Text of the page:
Are fad health plans all they are cracked up to be?
By Kelsey DeClue
Detox diets claim to clean the blood and eliminate harmful toxins from the body. These diets are generally short-term interventions that involve a period of fasting, followed by a strict diet of fruit, vegetables, fruit juices and water. Sometimes a detox diet also includes herbs, teas, supplements and colon cleanses or enemas. Doing all of these claims to allow the body’s digestive system to rest by fasting, stimulate the liver to get rid of toxins, promote toxin elimination through feces, urine and sweat, improve circulation and provide the body with healthy nutrients.
“Although there is substantial research supporting the presence of environmental toxins in the human body and the negative health effects of these substances, there is no evidence that popular detox diets have any effect on toxin elimination,” says registered dietician and nutritionist Amanda Brown. “The human body serves its own detoxification, with the liver, kidneys, respiratory and gastrointestinal systems all working together each day to rid the body of toxins.”
Brown says consumers should be wary of any diet that encourages you to eliminate a certain food group. For someone to be healthy they need to eat from all of
the food groups to best meet their nutritional needs. Eliminating certain food groups for an extended period of time and cause you to be deficient in various nutrients. Anything you can’t follow long term, is likely not a good plan. For example a low-carb diet works in the short term, but what happens when you start to introduce those carbs back into your diet?
“Honestly, all of us are on a diet. The term diet should not have a negative connotation; it just means the sum of food that is consumed by a person or organism,” says Brown. One of the best ideas to follow is to shop the perimeter of the grocery store. You should pick up fresh fruits and vegetables, whole grain breads, lean proteins and seafood, and then dairy. “There are a few “center isles” exceptions, such as legumes, rice and oats, etc., but avoid the bakery and deli,” she says.
Is gluten-free all it’s hyped up to be?
First, it was fat. Then sugar. Now, gluten also claims a top spot on the list of dietary villains.
People with a condition called celiac disease can’t digest this protein, found in wheat, barley and rye. For them, doctors order a gluten-free diet. For everyone else, cutting gluten may actually hurt your diet.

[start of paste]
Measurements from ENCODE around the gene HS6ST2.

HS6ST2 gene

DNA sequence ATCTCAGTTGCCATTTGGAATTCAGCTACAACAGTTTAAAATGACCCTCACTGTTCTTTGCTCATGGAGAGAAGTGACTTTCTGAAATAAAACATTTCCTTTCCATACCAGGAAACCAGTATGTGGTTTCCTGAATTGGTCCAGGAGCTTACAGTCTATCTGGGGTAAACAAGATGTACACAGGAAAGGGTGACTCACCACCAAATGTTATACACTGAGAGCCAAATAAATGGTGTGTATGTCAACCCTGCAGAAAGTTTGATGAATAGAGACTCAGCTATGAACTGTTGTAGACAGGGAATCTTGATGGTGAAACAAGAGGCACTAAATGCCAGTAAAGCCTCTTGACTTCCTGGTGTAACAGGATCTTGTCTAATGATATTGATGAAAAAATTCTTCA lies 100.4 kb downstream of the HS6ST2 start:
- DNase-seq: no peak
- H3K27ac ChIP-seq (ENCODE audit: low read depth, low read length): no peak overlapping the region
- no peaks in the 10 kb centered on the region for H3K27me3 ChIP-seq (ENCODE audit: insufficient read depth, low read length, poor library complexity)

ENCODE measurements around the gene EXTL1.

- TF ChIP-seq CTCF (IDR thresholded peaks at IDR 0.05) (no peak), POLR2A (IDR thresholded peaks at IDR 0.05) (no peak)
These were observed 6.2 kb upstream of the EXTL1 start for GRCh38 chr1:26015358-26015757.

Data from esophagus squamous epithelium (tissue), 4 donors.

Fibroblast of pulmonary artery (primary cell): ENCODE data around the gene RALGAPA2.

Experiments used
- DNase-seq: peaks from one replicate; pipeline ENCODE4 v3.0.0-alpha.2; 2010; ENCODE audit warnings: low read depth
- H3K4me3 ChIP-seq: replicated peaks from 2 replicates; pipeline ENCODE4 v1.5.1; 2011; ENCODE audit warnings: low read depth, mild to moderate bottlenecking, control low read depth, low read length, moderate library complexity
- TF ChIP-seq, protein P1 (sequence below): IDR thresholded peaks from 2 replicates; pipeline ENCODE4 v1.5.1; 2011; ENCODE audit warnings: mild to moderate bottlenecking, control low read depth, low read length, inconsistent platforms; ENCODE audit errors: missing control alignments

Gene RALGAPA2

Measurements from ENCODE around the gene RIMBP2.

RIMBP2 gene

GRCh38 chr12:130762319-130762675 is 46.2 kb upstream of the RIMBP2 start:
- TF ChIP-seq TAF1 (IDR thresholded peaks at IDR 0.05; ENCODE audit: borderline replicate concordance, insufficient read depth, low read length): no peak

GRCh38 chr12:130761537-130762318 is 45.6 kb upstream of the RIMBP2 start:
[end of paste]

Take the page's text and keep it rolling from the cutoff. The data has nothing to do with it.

“Many people put themselves on the plan without visiting a doctor,” says
Dr. Kristen Swanson with Community Health Network. “But, only about 1 percent of the population has celiac disease, with about 1.6 million Americans follow a gluten-free diet.” The reasons are many: some hope to ease irritable bowel syndrome, arthritis, diabetes, and other conditions. Others simply aim to lose weight.
“However, no evidence links forgoing gluten to weight loss,” says Swanson. “Plus, eliminating such a common ingredient may deprive you of nutrients.” About 20 to 38 percent of people with celiac disease are deficient in folate, vitamin A, calcium and other vitamins and minerals. Such shortfalls put many people — especially children — at risk for health problems.
If you have symptoms of celiac disease — such as gas or abdominal pain, chronic diarrhea, skin rash and tingling hands and feet — see your doctor. And keep eating gluten in the meantime. Tests can detect celiac disease only if you have gluten in your system.
If your doctor advises a gluten-free diet, a dietitian can help you develop a nutritious, balanced plan.
Regardless of what’s popular, or what your motivation is, experts advise before starting any diet, do your research and speak with a dietitian or other knowledgeable healthcare professional. Detox and exclusionary diets can be useful in the short term, but the best thing to do is to eliminate the junk and start eating more whole fruits and vegetables, whole grains and lean proteins. Couple this with daily exercise and physical activity, adequate sleep, smaller portion sizes and plenty of water throughout each day.
Limit junk, fast and highly processed foods and enriched grains and you’ll have found a stable, lasting diet for a healthy lifestyle.